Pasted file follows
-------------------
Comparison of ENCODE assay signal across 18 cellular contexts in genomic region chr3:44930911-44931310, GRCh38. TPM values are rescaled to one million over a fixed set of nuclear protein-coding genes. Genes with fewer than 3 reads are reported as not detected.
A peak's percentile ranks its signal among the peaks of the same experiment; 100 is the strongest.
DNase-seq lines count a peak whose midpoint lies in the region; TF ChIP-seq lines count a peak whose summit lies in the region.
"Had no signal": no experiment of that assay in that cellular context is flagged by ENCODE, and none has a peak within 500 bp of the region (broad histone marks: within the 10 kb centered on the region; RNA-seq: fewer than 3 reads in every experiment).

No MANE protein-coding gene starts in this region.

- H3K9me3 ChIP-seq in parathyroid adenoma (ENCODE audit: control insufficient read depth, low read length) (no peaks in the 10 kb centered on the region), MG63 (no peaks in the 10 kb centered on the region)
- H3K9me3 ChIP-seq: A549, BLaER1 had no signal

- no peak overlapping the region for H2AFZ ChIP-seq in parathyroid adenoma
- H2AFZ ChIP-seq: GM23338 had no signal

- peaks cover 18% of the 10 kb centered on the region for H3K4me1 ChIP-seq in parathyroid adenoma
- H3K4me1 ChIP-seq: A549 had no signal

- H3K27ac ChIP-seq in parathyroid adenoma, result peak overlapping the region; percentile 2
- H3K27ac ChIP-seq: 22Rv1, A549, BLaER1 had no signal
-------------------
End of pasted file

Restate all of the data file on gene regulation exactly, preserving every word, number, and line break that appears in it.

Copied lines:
Comparison of ENCODE assay signal across 18 cellular contexts in genomic region chr3:44930911-44931310, GRCh38. TPM values are rescaled to one million over a fixed set of nuclear protein-coding genes. Genes with fewer than 3 reads are reported as not detected.
A peak's percentile ranks its signal among the peaks of the same experiment; 100 is the strongest.
DNase-seq lines count a peak whose midpoint lies in the region; TF ChIP-seq lines count a peak whose summit lies in the region.
"Had no signal": no experiment of that assay in that cellular context is flagged by ENCODE, and none has a peak within 500 bp of the region (broad histone marks: within the 10 kb centered on the region; RNA-seq: fewer than 3 reads in every experiment).

No MANE protein-coding gene starts in this region.

- H3K9me3 ChIP-seq in parathyroid adenoma (ENCODE audit: control insufficient read depth, low read length) (no peaks in the 10 kb centered on the region), MG63 (no peaks in the 10 kb centered on the region)
- H3K9me3 ChIP-seq: A549, BLaER1 had no signal

- no peak overlapping the region for H2AFZ ChIP-seq in parathyroid adenoma
- H2AFZ ChIP-seq: GM23338 had no signal

- peaks cover 18% of the 10 kb centered on the region for H3K4me1 ChIP-seq in parathyroid adenoma
- H3K4me1 ChIP-seq: A549 had no signal

- H3K27ac ChIP-seq in parathyroid adenoma, result peak overlapping the region; percentile 2
- H3K27ac ChIP-seq: 22Rv1, A549, BLaER1 had no signal